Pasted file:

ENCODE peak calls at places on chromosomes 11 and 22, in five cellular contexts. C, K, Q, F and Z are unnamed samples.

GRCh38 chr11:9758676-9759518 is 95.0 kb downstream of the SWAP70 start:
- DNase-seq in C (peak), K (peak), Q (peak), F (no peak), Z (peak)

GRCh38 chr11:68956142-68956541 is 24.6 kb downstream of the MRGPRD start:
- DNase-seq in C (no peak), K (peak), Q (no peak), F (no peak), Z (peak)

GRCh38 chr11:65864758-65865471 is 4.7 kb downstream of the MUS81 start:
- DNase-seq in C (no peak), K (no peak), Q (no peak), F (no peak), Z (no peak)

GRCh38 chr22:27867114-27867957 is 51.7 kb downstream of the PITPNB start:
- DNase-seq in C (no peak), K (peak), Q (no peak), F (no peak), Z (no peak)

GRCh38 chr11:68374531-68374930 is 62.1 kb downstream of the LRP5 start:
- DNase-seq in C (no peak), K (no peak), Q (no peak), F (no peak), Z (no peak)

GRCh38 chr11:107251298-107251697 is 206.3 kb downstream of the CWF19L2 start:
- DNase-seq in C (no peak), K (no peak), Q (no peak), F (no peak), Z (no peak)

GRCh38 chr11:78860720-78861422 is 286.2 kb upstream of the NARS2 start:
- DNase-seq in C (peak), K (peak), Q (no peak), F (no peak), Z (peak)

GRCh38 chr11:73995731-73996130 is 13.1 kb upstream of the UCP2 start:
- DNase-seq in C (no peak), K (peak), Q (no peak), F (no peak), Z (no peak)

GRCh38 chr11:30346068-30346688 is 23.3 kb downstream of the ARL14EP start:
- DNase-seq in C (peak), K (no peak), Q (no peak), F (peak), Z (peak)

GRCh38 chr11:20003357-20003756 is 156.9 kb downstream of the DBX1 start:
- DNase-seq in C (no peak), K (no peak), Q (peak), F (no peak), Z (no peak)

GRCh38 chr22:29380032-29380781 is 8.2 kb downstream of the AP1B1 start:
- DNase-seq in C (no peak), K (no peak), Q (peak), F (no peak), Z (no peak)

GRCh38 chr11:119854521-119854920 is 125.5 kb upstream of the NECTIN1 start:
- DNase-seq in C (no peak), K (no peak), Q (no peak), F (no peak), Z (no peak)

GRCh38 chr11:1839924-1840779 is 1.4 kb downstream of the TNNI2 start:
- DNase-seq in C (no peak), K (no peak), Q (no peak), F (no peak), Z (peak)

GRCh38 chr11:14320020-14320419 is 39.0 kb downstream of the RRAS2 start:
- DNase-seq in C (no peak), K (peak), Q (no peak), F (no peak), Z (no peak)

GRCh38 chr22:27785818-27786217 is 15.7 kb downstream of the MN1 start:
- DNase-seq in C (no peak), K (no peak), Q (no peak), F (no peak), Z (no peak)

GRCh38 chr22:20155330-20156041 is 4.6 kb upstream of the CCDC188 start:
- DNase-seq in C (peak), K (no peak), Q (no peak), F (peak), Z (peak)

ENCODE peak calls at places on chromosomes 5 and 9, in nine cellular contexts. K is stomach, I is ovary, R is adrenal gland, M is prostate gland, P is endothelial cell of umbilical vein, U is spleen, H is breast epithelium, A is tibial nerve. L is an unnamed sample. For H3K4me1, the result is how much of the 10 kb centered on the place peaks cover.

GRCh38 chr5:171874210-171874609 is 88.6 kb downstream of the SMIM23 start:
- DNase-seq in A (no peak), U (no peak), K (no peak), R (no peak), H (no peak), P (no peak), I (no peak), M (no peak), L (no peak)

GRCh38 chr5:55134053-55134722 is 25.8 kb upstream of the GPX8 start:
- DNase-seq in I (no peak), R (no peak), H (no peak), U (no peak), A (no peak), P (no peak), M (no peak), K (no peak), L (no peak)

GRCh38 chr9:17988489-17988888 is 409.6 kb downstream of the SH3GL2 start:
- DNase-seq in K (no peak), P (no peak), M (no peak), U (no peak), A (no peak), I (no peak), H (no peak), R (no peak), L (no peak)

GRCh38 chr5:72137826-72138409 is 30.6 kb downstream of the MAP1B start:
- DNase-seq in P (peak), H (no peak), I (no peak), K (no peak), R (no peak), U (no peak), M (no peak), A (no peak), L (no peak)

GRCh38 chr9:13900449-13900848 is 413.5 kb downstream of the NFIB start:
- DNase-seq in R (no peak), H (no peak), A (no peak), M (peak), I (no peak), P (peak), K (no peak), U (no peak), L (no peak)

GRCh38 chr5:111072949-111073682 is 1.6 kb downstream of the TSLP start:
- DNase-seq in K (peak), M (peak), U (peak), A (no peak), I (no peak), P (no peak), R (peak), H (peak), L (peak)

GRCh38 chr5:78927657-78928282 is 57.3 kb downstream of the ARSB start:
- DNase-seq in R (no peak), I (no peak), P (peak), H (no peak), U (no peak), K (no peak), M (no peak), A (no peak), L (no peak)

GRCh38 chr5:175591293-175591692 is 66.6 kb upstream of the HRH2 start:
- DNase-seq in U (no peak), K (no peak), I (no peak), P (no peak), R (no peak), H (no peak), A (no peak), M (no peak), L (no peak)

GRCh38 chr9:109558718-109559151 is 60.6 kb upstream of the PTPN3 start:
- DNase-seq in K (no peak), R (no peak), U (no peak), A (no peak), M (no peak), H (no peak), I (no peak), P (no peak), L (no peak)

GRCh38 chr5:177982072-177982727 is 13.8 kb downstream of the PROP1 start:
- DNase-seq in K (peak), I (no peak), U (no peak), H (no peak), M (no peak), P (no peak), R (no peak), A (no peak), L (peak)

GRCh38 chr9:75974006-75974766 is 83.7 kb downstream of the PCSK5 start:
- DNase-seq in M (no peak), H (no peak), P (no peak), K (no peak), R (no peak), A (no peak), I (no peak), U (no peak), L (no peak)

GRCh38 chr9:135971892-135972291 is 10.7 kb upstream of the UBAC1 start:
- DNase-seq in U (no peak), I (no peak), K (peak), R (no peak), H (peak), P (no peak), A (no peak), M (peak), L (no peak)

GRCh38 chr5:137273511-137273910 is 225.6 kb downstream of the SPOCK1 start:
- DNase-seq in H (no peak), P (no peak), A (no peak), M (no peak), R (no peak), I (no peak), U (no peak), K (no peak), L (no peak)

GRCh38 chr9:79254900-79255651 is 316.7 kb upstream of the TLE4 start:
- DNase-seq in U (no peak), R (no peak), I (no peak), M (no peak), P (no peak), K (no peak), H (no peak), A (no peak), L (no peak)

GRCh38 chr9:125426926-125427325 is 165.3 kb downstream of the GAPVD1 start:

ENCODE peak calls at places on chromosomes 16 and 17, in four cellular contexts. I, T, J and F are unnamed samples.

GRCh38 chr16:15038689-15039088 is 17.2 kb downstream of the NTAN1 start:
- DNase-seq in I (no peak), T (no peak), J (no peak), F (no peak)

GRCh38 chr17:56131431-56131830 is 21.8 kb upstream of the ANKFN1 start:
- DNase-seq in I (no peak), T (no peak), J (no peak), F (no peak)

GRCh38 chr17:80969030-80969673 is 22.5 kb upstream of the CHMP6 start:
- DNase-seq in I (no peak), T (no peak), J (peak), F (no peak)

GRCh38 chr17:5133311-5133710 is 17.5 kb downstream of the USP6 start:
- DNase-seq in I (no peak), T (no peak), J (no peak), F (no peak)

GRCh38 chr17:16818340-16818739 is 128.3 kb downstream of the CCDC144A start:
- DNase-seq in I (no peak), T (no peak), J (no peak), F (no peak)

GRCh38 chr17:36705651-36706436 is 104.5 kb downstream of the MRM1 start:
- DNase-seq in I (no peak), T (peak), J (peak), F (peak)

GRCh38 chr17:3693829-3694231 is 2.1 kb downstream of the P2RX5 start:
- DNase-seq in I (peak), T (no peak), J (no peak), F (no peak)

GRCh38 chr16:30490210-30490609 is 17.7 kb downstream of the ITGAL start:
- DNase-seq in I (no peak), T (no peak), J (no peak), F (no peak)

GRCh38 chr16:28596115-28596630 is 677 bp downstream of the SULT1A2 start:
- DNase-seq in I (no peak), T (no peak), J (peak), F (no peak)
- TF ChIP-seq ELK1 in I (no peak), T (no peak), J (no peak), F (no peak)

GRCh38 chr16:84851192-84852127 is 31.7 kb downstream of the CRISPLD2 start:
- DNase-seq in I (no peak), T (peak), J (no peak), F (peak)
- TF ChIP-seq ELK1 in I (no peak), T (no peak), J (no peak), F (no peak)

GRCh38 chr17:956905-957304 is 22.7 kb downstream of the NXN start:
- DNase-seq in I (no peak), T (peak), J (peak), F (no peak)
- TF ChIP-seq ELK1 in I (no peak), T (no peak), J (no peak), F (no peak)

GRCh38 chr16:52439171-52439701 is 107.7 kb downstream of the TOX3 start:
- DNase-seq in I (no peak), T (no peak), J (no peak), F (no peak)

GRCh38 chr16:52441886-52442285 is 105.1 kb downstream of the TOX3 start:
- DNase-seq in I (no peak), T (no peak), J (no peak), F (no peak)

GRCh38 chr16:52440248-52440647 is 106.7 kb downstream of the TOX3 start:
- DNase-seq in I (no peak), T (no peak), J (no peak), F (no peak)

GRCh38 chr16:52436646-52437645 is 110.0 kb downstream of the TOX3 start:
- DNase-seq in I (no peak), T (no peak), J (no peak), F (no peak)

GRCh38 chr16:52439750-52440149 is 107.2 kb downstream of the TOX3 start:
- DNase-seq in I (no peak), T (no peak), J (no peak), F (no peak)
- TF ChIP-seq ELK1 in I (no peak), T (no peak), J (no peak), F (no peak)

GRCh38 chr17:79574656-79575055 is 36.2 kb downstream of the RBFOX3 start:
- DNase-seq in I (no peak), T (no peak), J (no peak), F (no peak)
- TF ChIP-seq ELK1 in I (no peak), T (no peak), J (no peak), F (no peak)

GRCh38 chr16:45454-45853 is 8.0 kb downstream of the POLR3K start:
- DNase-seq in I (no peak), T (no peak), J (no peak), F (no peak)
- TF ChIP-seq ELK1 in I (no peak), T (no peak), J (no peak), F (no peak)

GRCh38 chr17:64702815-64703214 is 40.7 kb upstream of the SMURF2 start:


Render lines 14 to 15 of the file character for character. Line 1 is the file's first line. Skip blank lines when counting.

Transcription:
GRCh38 chr11:78860720-78861422 is 286.2 kb upstream of the NARS2 start:
- DNase-seq in C (peak), K (peak), Q (no peak), F (no peak), Z (peak)